Martin Bland became Professor Emeritus in 2015, having joined the University of York as Professor of Health Statistics in 2003. Before this he spent 27 years at St. George's Hospital Medical School, University of London, following posts at St. Thomas's Hospital Medical School and in industry with ICI. He is the author of An Introduction to Medical Statistics, now in its fourth edition, and co-author of Statistical Questions in Evidence-based Medicine, both Oxford University Press, more than 290 refereed journal articles reporting public health and clinical research and on research methods, and, with Professor Doug Altman, the Statistics Notes series in the British Medical Journal. Martin is currently working on several clinical trials and other studies and is providing support for postgraduate students’ dissertation work.
Personal research interests are in the design and analysis of studies of clinical measurement and of cluster randomised clinical trials. A 1986 Lancet paper with Doug Altman on statistical methods for assessing agreement between two methods of clinical measurement has now been cited 28,000 times, is the most cited paper ever to appear in the Lancet, and has been reported to be one of the 30 most highly cited papers ever. In 2007 Martin became an ISI Highly Cited Researcher and in 2008 was awarded the Senior Investigator Award of the National Institute for Health Research.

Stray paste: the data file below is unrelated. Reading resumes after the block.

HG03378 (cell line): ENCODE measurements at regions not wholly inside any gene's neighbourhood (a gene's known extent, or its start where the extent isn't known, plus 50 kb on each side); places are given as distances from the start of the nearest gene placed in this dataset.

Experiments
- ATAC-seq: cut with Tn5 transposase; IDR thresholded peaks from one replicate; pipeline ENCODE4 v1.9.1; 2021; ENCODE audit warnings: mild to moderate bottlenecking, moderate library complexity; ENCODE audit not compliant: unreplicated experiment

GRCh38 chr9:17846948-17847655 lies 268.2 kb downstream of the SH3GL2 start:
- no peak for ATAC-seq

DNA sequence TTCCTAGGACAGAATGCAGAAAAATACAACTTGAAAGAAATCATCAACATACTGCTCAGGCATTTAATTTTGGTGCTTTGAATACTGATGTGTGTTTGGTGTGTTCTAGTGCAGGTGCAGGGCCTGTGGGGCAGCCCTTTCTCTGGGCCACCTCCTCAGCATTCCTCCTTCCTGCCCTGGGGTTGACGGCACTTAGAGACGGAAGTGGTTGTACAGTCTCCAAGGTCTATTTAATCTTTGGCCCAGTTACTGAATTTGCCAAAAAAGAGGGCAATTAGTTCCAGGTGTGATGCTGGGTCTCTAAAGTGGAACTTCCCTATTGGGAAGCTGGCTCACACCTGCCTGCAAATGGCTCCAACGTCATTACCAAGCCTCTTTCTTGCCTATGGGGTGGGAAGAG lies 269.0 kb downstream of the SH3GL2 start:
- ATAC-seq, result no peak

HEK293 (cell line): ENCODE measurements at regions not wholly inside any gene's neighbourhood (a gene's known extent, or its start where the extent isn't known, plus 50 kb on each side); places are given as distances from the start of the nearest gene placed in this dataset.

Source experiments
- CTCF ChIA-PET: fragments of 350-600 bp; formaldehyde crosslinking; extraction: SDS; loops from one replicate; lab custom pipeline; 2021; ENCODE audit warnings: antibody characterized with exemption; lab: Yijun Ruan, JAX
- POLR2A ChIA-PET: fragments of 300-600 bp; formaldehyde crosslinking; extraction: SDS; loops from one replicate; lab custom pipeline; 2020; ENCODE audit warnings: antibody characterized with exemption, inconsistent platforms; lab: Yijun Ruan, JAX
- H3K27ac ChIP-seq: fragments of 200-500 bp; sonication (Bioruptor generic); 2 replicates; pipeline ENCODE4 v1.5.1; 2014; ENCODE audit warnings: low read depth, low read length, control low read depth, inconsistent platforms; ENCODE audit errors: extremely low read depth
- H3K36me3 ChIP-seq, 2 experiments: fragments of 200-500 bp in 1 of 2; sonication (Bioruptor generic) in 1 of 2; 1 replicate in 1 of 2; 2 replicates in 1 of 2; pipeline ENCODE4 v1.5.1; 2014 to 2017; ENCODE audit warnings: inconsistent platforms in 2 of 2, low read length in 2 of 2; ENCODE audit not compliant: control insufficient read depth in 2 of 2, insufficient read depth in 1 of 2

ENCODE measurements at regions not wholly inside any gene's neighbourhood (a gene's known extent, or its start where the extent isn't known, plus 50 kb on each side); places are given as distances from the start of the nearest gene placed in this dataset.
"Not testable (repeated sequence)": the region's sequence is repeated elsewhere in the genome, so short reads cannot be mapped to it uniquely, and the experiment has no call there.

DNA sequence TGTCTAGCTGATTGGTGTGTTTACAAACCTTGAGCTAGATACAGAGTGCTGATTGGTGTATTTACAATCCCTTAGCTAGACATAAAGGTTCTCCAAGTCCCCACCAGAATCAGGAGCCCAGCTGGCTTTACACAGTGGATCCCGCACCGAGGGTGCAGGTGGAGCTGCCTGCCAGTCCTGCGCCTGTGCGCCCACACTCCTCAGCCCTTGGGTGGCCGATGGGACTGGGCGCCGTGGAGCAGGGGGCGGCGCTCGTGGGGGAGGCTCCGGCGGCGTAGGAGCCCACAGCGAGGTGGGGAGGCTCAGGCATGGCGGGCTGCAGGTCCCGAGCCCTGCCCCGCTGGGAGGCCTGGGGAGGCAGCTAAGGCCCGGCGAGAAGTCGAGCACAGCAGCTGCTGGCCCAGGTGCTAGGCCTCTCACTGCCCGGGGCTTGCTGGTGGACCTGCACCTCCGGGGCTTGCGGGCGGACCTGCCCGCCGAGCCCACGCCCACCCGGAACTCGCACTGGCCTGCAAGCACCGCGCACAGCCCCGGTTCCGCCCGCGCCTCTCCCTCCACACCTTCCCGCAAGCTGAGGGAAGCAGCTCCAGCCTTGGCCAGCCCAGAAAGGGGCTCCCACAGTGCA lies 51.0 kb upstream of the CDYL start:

Martin's main methodological interests are in problems of medical measurement: comparing methods of clinical measurement, measurement error, adjustment using external standards, construction of centile charts, etc., and clinical trial design and analysis, particularly cluster randomised trials. Health science interests include many clinical trials and other clinical and epidemiological studies. Martin is happy to collaborate in any health or social research and is a member of several trial steering committees and data monitoring committees.
Martin is happy to advise research students, but does not intend to take any more personal students.